Late last week I found myself stuck in Christmas traffic, taking almost 45 minutes to get home from the Lisburn Road. Fortunately I was able to distract myself by listening to a debate on the radio about the upcoming water charges in Northern Ireland. For reasons that are already known to some, and will shortly be completely public, I haven’t really bothered to keep myself informed on this front, and so don’t really have any strong opinions on the matter.
However, I do still have strong opinions on the role of government in general, and was astounded at one point by the complete bizarreness of the argument being put forward by a representative of the Consumer Council, who apparently successfully fought a High Court action against the government over the manner in which the charges were being introduced. She didn’t really provide much detail on this, but in general I’m all for keeping the government in check. But she then went on to say that there needed to be much more consultation and research and the like into this whole area, and that the costs of this should be borne by the government, not by the public.
In an even more concerning twist, no-one challenged this logic at all. I still have no idea where she believes the government’s money actually comes from. This is all part of a very disturbing trend where the government is no longer seen as drawn from, working for, and paid by the public, and thus our servants, but has instead somehow switched to the opposite view, where they are in total control of the country and we are merely their servants (or, at current tax rates, well on the way to becoming their slaves).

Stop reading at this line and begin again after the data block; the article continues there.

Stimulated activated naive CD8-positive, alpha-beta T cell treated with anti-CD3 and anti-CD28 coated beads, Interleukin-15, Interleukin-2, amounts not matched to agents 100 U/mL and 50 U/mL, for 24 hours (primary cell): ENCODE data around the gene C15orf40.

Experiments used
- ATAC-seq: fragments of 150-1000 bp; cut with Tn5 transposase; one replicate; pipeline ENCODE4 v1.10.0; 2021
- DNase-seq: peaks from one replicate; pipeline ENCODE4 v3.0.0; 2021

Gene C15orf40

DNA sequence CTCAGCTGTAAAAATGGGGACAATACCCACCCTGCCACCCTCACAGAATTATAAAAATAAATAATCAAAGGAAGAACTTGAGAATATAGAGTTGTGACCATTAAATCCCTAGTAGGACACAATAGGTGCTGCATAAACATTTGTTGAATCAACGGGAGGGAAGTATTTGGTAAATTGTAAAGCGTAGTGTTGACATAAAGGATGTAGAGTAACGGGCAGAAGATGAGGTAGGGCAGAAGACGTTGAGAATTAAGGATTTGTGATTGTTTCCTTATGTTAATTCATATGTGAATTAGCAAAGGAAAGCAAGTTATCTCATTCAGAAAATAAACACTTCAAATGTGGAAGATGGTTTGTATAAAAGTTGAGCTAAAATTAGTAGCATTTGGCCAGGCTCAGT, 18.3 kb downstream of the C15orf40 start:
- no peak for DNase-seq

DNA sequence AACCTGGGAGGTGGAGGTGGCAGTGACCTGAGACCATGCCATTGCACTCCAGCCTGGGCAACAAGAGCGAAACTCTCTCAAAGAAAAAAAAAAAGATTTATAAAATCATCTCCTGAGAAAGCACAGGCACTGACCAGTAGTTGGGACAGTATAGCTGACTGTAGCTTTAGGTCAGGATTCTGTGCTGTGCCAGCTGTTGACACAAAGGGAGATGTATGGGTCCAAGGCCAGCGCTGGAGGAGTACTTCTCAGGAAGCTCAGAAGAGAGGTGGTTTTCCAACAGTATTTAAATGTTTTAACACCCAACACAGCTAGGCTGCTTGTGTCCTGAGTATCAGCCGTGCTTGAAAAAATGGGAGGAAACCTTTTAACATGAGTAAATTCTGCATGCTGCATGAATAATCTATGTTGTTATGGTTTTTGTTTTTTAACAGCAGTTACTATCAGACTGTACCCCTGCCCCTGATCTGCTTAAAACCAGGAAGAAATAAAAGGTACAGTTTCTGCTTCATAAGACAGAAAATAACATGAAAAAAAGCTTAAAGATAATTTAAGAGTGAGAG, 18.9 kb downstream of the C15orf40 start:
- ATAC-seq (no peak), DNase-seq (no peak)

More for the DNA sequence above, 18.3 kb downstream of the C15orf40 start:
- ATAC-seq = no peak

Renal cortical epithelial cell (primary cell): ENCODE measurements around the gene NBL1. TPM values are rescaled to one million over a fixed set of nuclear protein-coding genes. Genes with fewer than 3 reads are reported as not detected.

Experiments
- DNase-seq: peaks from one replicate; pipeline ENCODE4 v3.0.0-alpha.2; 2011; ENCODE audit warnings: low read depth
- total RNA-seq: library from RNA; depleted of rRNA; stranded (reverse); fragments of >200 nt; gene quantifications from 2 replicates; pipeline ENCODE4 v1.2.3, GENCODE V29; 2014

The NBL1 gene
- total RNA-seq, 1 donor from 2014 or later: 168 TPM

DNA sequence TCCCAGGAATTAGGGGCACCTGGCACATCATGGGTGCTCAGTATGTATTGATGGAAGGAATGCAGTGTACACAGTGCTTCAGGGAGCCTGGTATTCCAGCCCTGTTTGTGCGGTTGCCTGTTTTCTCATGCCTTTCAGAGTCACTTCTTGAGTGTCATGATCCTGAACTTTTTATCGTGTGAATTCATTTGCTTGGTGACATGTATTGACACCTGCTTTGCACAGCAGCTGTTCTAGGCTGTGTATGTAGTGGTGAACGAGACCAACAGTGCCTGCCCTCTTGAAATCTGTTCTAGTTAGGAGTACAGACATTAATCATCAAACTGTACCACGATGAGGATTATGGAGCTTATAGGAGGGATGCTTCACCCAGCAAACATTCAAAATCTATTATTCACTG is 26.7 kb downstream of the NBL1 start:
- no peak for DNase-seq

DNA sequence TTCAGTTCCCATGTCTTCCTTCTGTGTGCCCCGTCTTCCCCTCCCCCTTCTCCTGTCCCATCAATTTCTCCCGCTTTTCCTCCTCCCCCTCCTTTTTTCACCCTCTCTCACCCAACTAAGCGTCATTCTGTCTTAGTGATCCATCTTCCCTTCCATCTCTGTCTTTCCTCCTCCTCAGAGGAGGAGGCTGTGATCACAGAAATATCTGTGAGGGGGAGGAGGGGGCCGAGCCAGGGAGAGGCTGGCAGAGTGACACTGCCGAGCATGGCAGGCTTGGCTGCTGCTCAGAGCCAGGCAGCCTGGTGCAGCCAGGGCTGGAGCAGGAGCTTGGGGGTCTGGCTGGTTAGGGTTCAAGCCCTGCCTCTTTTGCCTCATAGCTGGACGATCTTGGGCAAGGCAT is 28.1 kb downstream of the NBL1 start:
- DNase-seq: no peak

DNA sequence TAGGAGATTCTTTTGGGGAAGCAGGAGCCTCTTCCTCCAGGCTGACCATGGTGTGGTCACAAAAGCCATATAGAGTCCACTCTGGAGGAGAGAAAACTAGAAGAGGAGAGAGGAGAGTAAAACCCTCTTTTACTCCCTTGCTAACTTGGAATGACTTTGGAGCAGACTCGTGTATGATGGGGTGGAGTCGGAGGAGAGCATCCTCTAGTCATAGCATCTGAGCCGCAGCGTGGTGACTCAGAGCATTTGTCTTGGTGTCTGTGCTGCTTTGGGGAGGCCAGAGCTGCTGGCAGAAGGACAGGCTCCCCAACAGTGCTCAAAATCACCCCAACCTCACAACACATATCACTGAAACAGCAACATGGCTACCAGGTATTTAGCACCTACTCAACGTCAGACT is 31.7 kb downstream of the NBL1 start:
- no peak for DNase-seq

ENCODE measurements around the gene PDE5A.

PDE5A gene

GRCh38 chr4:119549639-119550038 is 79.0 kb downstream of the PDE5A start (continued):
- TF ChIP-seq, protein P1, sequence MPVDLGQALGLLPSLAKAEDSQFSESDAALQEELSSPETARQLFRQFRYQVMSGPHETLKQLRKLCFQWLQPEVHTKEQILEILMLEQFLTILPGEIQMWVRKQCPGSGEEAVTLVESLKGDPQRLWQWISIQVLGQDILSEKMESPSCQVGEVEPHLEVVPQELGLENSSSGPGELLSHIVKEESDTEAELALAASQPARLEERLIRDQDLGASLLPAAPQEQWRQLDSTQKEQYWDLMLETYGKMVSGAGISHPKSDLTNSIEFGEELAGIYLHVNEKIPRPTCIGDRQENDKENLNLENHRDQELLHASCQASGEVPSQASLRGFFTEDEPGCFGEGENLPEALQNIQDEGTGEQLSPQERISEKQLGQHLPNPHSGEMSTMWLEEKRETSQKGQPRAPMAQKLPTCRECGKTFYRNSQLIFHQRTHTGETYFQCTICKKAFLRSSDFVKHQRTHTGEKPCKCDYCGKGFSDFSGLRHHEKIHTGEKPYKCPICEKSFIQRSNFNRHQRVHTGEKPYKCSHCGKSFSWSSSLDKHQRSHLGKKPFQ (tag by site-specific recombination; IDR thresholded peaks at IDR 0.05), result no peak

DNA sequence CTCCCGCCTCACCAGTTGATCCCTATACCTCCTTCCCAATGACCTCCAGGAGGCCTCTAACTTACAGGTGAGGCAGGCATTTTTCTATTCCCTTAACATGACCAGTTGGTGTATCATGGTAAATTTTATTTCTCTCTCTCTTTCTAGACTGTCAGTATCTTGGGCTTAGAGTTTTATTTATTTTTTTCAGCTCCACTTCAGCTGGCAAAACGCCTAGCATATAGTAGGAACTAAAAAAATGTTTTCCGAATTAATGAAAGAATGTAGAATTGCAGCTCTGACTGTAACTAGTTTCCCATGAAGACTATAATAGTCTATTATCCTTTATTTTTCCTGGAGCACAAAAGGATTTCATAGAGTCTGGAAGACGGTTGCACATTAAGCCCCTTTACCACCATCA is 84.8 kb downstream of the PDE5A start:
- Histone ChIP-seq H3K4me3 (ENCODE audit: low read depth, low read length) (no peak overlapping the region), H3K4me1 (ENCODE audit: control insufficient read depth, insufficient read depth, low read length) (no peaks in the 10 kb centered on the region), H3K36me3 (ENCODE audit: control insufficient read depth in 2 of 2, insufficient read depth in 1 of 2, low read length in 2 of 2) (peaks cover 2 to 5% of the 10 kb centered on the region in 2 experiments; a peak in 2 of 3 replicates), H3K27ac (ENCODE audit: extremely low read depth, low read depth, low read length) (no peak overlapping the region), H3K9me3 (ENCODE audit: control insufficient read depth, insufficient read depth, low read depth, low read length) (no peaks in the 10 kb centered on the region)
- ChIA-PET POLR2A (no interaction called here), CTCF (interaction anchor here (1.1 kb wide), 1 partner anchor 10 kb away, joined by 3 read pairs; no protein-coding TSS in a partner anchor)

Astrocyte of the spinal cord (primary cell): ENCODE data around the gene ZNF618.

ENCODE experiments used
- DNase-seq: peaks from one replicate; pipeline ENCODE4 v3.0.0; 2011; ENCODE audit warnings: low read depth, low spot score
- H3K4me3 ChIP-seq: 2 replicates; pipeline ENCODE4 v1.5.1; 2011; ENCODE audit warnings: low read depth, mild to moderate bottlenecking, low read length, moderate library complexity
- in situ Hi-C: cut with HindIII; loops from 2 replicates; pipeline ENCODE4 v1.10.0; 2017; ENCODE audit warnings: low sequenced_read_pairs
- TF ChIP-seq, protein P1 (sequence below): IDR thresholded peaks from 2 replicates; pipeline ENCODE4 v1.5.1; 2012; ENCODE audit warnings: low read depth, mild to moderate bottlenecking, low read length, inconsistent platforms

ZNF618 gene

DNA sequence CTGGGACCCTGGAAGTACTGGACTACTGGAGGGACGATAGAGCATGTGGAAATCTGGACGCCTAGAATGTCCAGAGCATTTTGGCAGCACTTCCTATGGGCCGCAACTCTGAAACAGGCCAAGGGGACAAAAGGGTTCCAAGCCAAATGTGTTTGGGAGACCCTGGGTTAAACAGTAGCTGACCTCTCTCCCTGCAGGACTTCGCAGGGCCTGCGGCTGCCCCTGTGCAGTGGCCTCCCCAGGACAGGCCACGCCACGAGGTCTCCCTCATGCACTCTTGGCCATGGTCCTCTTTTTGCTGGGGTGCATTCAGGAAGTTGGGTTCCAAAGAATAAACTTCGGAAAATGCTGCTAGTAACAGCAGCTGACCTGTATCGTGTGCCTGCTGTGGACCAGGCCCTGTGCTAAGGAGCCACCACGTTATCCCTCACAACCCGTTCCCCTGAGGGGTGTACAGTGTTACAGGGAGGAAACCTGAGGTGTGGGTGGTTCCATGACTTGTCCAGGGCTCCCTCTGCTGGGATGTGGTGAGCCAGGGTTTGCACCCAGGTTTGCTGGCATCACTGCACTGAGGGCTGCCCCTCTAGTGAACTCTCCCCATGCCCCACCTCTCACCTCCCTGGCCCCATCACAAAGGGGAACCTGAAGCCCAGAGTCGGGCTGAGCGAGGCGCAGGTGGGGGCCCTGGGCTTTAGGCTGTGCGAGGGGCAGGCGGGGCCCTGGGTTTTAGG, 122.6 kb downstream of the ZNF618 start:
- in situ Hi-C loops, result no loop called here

At EuroFoo a few years ago Stefan Magdalinski explained that when they were about to launch the wonderful “They Work For You”, there was some hesitation that the name would prove too provocative. However it was felt that the name could serve as a powerful reminder of just where the balance of power actually lies. If only more people would actually believe it …